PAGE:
White House press secretary Sean Spicer defended a mix-up involving an aircraft carrier that members of the Trump administration said had been ordered to sail toward the Korean Peninsula amid threats from North Korea.
The US announced on April 8 that the USS Carl Vinson aircraft carrier would head to the Korean Peninsula, but the US Navy posted a picture on April 15 of the carrier about 3,500 miles away from the area, going in the opposite direction.
Before the mix-up was revealed, a spokesman for the US Pacific Command had said the deployment was in response to the “No. 1 threat in the region,” North Korea, and its “reckless, irresponsible and destabilizing program of missile tests and pursuit of a nuclear weapons capability.”
And President Donald Trump himself spoke about the deployment, saying the US was sending a “very powerful” armada toward North Korea. When asked whether he thought Trump spoke too quickly, Spicer defended the statement.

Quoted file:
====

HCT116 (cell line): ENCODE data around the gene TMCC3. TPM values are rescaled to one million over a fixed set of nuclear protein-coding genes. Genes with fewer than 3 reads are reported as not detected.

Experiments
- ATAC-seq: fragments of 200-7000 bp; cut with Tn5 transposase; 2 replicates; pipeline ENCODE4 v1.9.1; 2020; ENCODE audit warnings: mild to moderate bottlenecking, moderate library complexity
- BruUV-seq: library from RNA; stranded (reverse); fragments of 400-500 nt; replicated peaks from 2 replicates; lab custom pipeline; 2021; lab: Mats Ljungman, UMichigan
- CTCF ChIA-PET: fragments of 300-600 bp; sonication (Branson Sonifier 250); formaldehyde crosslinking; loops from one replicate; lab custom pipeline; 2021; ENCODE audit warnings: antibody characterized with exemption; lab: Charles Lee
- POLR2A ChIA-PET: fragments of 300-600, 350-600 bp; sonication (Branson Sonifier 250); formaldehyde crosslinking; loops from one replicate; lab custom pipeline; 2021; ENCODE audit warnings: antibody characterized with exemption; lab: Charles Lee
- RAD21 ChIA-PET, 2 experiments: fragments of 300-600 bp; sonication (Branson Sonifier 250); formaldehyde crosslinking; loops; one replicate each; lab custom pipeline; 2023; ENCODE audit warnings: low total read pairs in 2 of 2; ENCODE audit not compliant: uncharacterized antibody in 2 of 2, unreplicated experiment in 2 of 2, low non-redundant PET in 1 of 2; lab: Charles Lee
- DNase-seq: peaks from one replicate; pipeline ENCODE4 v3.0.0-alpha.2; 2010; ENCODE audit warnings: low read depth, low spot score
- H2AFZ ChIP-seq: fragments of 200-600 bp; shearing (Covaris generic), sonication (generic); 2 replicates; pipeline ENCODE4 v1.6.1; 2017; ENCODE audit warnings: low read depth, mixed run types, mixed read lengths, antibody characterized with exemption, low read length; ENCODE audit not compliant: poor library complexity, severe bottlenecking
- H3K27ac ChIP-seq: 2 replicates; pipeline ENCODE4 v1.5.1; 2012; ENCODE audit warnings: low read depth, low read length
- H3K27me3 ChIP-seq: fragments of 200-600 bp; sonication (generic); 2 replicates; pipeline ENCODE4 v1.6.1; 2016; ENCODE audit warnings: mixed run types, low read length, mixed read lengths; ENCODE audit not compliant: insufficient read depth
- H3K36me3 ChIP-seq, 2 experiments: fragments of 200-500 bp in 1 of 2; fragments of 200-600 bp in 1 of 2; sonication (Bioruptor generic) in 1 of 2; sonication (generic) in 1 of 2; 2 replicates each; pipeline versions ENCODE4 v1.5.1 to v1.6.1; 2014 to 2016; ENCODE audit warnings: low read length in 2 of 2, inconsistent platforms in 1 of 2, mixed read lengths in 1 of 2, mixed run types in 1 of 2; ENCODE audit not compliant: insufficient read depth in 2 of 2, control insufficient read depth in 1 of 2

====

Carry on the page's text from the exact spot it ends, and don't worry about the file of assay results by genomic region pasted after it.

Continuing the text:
“The president said that we have an armada going toward the peninsula,” Spicer said. “That’s a fact. It happened. It is happening, rather.”
Another reporter warned that US allies like South Korea and Japan could interpret the mix-up as “false encouragement” that the US was responding to provocations from North Korea.
South Korean presidential candidate Hong Joon-pyo told The Wall Street Journal of the carrier mix-up: “What Mr. Trump said was very important for the national security of South Korea. If that was a lie, then during Trump’s term, South Korea will not trust whatever Trump says.”
“The statement that was put out was that the Carl Vinson group was headed to the Korean Peninsula. It is headed to the Korean peninsula.
The reporter pointed out that while the aircraft carrier is headed there now, it wasn’t headed there last week when the statements were put out.
“But that’s not what we ever said,” Spicer said. “We said that it was heading there, and it was heading there, it is heading there.”
Spicer said the USS Carl Vinson’s “ultimate destination” was the Korean Peninsula and that “that’s where it ended up.”
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